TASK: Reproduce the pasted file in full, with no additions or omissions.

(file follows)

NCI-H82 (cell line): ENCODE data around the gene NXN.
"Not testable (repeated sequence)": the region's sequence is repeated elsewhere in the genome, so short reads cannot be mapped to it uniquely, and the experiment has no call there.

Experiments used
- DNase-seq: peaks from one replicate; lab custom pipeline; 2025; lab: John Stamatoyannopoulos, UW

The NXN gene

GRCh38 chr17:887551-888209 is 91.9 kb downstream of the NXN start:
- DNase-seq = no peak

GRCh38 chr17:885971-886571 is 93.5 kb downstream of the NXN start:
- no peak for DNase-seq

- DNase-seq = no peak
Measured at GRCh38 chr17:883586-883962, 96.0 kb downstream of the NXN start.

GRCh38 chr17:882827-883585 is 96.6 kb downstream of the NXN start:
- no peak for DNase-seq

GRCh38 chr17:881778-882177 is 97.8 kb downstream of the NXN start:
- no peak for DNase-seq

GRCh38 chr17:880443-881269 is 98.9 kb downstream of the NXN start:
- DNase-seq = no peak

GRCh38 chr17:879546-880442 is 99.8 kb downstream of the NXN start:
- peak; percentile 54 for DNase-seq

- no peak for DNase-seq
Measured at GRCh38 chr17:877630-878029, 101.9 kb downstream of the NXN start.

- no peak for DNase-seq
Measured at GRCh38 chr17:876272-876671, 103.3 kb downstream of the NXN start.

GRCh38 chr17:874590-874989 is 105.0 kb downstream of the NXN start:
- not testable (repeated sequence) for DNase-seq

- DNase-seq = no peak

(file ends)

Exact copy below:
NCI-H82 (cell line): ENCODE data around the gene NXN.
"Not testable (repeated sequence)": the region's sequence is repeated elsewhere in the genome, so short reads cannot be mapped to it uniquely, and the experiment has no call there.

Experiments used
- DNase-seq: peaks from one replicate; lab custom pipeline; 2025; lab: John Stamatoyannopoulos, UW

The NXN gene

GRCh38 chr17:887551-888209 is 91.9 kb downstream of the NXN start:
- DNase-seq = no peak

GRCh38 chr17:885971-886571 is 93.5 kb downstream of the NXN start:
- no peak for DNase-seq

- DNase-seq = no peak
Measured at GRCh38 chr17:883586-883962, 96.0 kb downstream of the NXN start.

GRCh38 chr17:882827-883585 is 96.6 kb downstream of the NXN start:
- no peak for DNase-seq

GRCh38 chr17:881778-882177 is 97.8 kb downstream of the NXN start:
- no peak for DNase-seq

GRCh38 chr17:880443-881269 is 98.9 kb downstream of the NXN start:
- DNase-seq = no peak

GRCh38 chr17:879546-880442 is 99.8 kb downstream of the NXN start:
- peak; percentile 54 for DNase-seq

- no peak for DNase-seq
Measured at GRCh38 chr17:877630-878029, 101.9 kb downstream of the NXN start.

- no peak for DNase-seq
Measured at GRCh38 chr17:876272-876671, 103.3 kb downstream of the NXN start.

GRCh38 chr17:874590-874989 is 105.0 kb downstream of the NXN start:
- not testable (repeated sequence) for DNase-seq

- DNase-seq = no peak